In my work as an OT and in my life in general I often come across phrases that make me sad. I have lost count of the times I’ve heard ‘I don’t have time to pace’. This phrase is usually followed by a list of things the person does for others… I often have to prompt them to talk about things they do for themselves.
With this post I’m aiming to get across the message that Self-Care isn’t Self-Indulgent. Self-care is essential. The list of things that count as ‘self-care’ is a lot longer and more varied that many people think.
So, lets start with a definition.
In health care, self-care is any necessary human regulatory function which is under individual control, deliberate and self-initiated1. To care for one’s self without medical intervention2. When translated into real english what that basically covers is any thing you do to or for yourself to manage your health.
Self care could be eating a balanced diet, brushing your teeth, taking prescribed medication or getting some exercise. These are things we often think of as ‘looking after ourselves’. It’s generally accepted that these are essential things. Socially acceptable things to spend time doing.
I take a slightly more holistic view of ‘health’. The definition of health is a state of complete physical, mental and social well-being and not merely the absence of disease or infirmity3.If mental and social well-being are essential to heath then these things should be included in our definition of self-care right?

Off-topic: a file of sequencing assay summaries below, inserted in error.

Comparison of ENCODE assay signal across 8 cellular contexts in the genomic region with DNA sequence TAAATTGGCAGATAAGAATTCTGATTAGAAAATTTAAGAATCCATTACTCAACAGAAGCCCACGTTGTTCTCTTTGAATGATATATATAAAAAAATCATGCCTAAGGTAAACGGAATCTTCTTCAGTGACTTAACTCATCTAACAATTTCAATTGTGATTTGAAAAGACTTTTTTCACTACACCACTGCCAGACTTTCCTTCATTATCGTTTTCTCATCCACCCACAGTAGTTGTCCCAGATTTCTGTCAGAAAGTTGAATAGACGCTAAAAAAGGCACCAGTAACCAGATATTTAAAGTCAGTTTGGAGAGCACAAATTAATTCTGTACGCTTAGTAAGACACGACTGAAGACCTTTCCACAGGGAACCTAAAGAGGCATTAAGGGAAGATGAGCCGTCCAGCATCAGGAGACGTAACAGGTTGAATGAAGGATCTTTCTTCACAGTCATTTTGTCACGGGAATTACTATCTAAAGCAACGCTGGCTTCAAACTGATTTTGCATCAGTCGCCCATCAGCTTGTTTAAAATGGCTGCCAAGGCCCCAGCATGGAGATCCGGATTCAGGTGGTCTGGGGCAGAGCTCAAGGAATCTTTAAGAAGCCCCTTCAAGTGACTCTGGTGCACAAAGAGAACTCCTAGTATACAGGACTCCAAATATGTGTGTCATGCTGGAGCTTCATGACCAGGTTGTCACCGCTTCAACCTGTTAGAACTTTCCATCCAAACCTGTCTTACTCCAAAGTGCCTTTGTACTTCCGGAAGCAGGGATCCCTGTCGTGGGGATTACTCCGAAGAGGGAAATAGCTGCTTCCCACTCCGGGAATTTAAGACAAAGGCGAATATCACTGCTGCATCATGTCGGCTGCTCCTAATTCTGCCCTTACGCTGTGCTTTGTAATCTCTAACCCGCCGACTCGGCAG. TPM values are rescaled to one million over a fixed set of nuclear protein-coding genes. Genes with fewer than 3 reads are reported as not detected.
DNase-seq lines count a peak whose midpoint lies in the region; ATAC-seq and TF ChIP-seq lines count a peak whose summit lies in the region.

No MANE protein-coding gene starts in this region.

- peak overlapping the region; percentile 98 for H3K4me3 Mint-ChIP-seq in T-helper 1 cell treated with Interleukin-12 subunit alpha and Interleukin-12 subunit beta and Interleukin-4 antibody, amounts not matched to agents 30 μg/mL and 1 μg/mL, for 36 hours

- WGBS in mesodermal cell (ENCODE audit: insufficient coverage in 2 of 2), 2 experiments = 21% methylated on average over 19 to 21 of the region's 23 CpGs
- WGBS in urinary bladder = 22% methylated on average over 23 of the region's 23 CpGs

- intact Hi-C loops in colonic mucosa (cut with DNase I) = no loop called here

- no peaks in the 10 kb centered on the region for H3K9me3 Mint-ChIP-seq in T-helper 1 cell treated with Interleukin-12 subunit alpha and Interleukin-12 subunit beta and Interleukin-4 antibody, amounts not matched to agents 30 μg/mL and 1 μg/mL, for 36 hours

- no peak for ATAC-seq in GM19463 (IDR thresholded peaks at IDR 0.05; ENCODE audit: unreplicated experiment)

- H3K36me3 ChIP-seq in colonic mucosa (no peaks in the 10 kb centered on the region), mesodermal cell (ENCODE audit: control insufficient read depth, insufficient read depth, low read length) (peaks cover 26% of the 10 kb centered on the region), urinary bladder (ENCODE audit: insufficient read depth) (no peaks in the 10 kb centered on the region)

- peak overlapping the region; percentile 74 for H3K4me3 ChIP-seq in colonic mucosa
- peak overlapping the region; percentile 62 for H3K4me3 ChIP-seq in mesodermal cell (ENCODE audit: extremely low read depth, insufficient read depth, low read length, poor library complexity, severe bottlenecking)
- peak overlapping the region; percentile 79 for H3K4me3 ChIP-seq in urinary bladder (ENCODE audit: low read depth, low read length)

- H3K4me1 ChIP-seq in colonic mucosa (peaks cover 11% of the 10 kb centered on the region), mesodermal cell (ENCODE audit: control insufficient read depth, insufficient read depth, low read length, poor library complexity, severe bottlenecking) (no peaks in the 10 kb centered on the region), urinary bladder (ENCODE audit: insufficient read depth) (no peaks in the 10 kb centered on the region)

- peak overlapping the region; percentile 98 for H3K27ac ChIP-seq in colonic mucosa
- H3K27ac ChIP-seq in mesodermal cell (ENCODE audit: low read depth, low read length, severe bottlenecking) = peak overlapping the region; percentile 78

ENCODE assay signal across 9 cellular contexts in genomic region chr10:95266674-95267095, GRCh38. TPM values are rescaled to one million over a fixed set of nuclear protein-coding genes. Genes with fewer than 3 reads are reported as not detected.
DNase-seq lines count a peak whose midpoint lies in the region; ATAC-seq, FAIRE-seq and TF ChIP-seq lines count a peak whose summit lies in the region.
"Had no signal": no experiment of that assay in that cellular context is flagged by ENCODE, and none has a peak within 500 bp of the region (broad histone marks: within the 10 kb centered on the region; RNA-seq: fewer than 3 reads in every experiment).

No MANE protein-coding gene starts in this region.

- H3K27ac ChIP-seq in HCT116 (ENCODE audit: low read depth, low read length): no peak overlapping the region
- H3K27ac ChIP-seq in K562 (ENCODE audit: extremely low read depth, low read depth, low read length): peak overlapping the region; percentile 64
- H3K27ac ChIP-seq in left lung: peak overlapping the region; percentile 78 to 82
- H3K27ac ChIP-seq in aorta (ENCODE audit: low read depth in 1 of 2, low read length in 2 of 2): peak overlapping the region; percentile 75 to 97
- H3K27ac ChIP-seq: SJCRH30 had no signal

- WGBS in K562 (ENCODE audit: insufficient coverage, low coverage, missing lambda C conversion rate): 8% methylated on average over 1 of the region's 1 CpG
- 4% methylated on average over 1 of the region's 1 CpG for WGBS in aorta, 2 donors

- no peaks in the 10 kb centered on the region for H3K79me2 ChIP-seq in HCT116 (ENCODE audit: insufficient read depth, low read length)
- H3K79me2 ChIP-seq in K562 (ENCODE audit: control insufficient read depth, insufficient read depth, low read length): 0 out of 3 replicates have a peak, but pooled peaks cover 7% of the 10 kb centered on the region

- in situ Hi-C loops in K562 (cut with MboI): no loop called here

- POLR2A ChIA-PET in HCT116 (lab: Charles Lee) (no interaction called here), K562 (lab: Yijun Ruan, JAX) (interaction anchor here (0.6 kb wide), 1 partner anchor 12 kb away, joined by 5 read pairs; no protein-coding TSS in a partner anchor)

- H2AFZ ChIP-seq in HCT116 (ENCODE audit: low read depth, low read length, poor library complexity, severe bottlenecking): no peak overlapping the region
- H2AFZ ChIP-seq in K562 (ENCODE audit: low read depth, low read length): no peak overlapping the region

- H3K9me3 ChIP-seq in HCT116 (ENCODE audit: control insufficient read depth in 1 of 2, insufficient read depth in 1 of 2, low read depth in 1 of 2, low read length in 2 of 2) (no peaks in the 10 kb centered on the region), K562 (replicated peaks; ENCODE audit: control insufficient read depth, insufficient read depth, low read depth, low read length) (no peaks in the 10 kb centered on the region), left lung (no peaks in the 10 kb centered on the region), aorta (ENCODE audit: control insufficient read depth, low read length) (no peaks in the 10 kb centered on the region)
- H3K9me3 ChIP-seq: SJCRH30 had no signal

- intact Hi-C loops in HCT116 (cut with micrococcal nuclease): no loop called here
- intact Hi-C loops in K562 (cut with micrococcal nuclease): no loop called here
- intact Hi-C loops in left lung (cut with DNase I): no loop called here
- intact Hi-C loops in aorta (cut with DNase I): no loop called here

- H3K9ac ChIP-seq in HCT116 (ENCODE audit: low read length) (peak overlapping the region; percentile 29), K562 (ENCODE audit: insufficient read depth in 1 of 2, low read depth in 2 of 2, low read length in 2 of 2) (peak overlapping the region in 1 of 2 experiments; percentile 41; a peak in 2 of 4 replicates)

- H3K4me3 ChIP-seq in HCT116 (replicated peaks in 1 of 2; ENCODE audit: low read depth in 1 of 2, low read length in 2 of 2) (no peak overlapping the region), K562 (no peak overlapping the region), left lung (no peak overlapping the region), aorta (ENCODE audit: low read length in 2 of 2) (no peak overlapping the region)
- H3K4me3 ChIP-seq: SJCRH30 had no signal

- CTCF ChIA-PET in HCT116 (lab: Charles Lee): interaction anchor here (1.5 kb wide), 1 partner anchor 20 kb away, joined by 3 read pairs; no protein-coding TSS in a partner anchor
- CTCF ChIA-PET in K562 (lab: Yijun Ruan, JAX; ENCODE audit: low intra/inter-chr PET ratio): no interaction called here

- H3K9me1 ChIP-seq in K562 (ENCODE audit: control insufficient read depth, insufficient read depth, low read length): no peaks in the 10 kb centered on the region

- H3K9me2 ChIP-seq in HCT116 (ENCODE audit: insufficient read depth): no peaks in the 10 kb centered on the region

If social isolation negatively impacts your mental health then any social activity you do promotes health and is thus self-care.
If crochet boosts your mood, soothes your anxiety and gives you a sense of achievement then it supports your mental and emotional well-being. It supports your health. Crochet is self-care.
Who decided that being clean is more important than having fun.. it certainly isn’t always the case for children! As adults we seem to spend a lot of time trying to live up to society’s version of normal, societies version of healthy. We do for others before doing for ourselves. In my professional and personal life I’ve learnt to challenge that. When working as an OT I work on what the client thinks is important.
Who am I to decide wether bathing or painting is the more important task?
I would urge you all to do the same. Next time you think ‘I don’t have time for that’ think about what you’re doing instead. Is sending one more email really essential to your well-being?
Finding time for activities you love is not selfish or self-indulgent. Your happiness is just as important as the next persons. This is especially true for those who can’t achieve the optimum ‘health’. Those who don’t have the option to be free of ‘disease or infirmity’. For us it’s essential we strive for the other elements of health. Often living with poor physical health means taking a little extra time to look after your mental health. The reverse is also true.
So at some point today, find time to do something you love. Even just a few minutes can make a big difference.
As always, comments and questions are welcome.